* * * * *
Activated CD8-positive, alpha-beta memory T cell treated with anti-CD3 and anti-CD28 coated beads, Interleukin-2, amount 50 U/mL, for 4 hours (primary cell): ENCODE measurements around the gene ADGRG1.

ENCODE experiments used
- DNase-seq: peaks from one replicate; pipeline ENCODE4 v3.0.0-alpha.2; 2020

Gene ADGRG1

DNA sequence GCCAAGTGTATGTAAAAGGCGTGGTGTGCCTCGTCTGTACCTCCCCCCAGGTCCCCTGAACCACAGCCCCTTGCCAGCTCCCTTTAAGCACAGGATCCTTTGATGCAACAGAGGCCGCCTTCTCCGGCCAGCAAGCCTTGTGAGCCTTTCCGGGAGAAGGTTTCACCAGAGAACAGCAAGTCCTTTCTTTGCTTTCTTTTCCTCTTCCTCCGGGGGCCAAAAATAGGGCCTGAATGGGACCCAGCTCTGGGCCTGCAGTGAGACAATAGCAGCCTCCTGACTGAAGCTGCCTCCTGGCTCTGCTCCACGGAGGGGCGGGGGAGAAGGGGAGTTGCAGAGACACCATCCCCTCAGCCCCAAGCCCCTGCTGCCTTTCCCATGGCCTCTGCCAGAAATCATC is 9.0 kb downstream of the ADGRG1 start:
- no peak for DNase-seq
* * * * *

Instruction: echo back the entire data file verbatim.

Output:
Activated CD8-positive, alpha-beta memory T cell treated with anti-CD3 and anti-CD28 coated beads, Interleukin-2, amount 50 U/mL, for 4 hours (primary cell): ENCODE measurements around the gene ADGRG1.

ENCODE experiments used
- DNase-seq: peaks from one replicate; pipeline ENCODE4 v3.0.0-alpha.2; 2020

Gene ADGRG1

DNA sequence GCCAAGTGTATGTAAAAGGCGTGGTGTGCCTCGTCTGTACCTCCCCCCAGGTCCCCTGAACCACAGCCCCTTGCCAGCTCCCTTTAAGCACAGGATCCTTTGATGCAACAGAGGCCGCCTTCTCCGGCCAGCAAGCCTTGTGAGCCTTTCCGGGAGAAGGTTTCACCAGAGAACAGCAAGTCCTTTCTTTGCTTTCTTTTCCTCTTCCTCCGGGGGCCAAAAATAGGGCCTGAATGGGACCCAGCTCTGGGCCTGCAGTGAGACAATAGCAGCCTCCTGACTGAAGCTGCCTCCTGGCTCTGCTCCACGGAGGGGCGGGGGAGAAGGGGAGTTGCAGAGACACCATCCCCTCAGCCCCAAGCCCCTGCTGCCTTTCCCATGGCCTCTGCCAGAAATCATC is 9.0 kb downstream of the ADGRG1 start:
- no peak for DNase-seq